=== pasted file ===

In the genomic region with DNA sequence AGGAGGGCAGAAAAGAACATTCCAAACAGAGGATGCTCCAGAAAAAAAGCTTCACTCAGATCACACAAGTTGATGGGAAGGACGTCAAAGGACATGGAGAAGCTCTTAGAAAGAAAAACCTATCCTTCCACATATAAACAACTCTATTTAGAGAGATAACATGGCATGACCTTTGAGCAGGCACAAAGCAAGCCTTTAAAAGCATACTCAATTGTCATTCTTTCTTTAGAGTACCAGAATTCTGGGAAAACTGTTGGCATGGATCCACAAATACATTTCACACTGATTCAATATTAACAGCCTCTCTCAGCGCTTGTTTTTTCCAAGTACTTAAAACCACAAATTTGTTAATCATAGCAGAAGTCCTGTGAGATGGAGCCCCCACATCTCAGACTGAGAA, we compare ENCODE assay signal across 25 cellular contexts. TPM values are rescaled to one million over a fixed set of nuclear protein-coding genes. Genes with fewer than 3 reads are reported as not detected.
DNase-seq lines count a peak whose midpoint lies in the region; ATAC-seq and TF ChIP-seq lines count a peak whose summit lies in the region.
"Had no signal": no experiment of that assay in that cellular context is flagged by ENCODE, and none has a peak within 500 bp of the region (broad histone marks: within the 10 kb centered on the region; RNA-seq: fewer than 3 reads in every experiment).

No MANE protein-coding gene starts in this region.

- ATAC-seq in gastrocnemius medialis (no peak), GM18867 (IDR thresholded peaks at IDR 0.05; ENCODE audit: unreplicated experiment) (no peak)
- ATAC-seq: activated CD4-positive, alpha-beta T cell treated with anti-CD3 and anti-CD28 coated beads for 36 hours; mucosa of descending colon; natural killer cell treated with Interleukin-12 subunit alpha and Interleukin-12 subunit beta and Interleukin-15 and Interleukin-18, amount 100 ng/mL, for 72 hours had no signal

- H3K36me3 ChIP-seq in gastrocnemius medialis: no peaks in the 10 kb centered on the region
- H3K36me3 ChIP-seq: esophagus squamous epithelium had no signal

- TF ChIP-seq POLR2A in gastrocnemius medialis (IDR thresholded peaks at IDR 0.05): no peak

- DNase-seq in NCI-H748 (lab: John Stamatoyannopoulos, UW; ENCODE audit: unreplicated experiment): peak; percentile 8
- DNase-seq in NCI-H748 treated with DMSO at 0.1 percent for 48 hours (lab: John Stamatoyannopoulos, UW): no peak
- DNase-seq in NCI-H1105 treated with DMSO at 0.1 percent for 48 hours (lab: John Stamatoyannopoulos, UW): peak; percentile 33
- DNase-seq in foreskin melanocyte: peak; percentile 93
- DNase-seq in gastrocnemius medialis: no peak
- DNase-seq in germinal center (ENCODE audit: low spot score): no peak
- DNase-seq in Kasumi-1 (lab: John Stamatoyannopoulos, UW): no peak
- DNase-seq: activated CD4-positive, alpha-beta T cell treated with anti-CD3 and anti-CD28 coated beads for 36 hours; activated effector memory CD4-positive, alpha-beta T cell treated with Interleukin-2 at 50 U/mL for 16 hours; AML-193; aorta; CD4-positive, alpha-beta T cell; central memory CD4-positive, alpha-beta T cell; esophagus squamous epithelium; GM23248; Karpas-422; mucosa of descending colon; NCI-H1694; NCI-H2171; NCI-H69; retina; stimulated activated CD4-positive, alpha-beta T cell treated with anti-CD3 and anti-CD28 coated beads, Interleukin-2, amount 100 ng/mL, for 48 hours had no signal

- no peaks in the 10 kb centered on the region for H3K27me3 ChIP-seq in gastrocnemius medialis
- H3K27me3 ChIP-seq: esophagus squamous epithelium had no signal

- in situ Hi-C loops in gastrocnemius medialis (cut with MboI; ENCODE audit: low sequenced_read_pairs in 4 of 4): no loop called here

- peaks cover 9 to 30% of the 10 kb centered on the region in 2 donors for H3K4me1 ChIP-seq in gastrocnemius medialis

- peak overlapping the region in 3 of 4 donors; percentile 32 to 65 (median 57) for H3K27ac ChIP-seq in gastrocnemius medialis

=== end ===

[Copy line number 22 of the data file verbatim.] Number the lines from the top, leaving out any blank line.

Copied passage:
- peak overlapping the region in 3 of 4 donors; percentile 32 to 65 (median 57) for H3K27ac ChIP-seq in gastrocnemius medialis